The tapestry of Game of Thrones is a rich one. It is full of lore and characters and storylines that interweave with one another and often in a poetic and dramatic fashion. It is often a beautiful tapestry, interwoven with production and art design of the highest caliber. You can admire it as Ramin Djawadi’s gorgeous score swells in the background. Pour yourself a glass of Arbor Gold (or maybe not, because in the show it is a motif of imminent betrayal) or some Dornish red. Sit down on the Iron Throne or other, more comfortable chairs that abound. And then think.
Every generation has stories that define its cultural lexicon. These stories are portraits, or photographs, of a political and cultural milieu of the times. It is why so often some stories seemingly become outdated from one generation to the next – those portraits no longer reflect the world we live in. Others stand the test of time for their underlying messages transcend the generational divides and gaps. Star Wars. Lord of the Rings. Harry Potter. Game of Thrones. These stories have become powerful lexicons in the annals of our cultural histories. They have shaped entire generations. They are almost entirely white.
There are certainly characters of color in three of these stories, but the more important metric is how have they impacted the story? And perhaps just as importantly, if not more so, how has the story treated them? There isn’t much of an argument that any character of color was truly meaningful to the tapestry of Harry Potter, even if J. K. Rowling tweets otherwise. Samuel L. Jackson and Billy Dee Williams energized Star Wars and the jury is out on if the newest characters of color in that universe will receive their due.
The reason this matters is that in our current day and age, the line between a cultural phenomenon and its impact in our everyday perceptions is blurring more than ever before. That is not to say that a singular act of doing poorly by a character of color is going to have an instantaneous effect on society (sometimes that depends on the veracity of the property in question) but in its aggregate it leaves a sincere conversation about why the diversity of characters in our culturally defining stories is necessary.
I have noted this elsewhere, but I think it bears repeating here: I do not think that Game of Thrones showrunners are maliciously racist. I think they are, in spite of their respective flaws as writers, fairly adept at writing dramatic scenes. It’s great drama to have Daenerys (Emilia Clarke) lose the person she cares about the most at the gates of the city she believes she wants to rule more than anything. Cersei (Lena Headey) placing Missandei (Nathalie Emmanuel) in chains before executing her is a cruel beat that is completely in character. Qyburn (Anton Lesser) was not playing around when he said that Cersei had a thing for poetic justice (or injustice, in this case).
I do think, however, that some of those aforementioned flaws come from an ignorance of how some of their dramatic beats are going to be received outside the context of the story itself. To a certain degree, writers can and should not prioritize meta context when creating their story. The characters and the narrative should take precedent. That does not mean, however, that writers should not be understanding of those dynamics and aware of the larger context in which those character and narrative decisions take place. They should be, that is a responsibility of artistry in a cultural context, and they should address them in a way that does not sacrifice social value for a story and vice versa.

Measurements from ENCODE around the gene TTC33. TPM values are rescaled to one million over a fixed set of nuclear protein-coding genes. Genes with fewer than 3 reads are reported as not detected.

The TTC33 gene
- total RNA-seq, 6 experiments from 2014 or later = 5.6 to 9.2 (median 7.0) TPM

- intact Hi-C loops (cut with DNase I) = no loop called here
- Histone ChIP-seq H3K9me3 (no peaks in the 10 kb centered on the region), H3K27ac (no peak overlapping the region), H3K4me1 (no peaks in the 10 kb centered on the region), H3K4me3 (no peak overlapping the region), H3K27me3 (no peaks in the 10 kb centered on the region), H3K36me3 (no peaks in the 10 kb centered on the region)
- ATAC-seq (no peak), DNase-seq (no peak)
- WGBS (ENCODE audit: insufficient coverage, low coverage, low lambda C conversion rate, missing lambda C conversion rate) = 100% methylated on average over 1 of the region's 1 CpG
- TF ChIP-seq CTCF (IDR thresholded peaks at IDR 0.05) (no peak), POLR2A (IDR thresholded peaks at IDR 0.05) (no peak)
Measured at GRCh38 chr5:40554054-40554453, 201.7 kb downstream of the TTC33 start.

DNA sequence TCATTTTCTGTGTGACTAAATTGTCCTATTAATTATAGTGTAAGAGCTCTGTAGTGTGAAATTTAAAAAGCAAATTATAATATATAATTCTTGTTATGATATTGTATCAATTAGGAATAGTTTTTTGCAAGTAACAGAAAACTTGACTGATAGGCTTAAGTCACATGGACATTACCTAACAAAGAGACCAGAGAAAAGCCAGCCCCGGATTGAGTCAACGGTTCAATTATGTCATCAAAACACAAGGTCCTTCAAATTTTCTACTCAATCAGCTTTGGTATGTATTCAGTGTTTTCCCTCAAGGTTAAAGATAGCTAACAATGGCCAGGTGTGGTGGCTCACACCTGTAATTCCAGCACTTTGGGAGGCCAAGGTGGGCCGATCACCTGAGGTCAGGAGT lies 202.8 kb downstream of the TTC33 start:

The overall narrative strokes of Missandei’s execution make sense. The show, regardless of whatever happens in the next two episodes, needed to push Daenerys (Emilia Clarke) to the brink and the execution of her closest confidante and friend would surely get her there. In terms of acting and direction, the sequence was incredibly tense – I felt myself shrinking considerably while gripping a bottle of cider a bit too tightly. And then I just felt my gut crumble in disgust, a feeling that in spite of the rationalizing of the scene, I could not escape.
The poetic drama of the sequence could not mask the genuine discomfort in seeing Missandei back in chains. The discomfort could have been mitigated if other women of color, if any frankly, had been given any genuine weight in the series and certainly there had been plenty of opportunities to do so. It would have required some creative adaptation choices, but considering how sharply the series has diverged from the books in many respects, why not shift here as well? It’s not a perfect solution, but it would have shown a more genuine awareness of the message it sent when the writers decided that Missandei would meet her end on the ramparts of King’s Landing.
Missandei’s execution, even outside of the specific context of Game of Thrones, serves as an unintentional reminder that characters of color still have a long way to go in receiving the same complexity and narrative service that white characters benefit from. We are heroes, villains, and everyone in between so perhaps in the upcoming, unofficially titled series, we will see some more of that. Lords and ladies of color, knights, pirates. Our tapestries are just as rich, intricate, and colorful and when we ask for those tapestries to be given the light of day, it is not out of service to a particular ideology. It is out of respect and the return of a love that is integral to the success of any of these stories in the first place.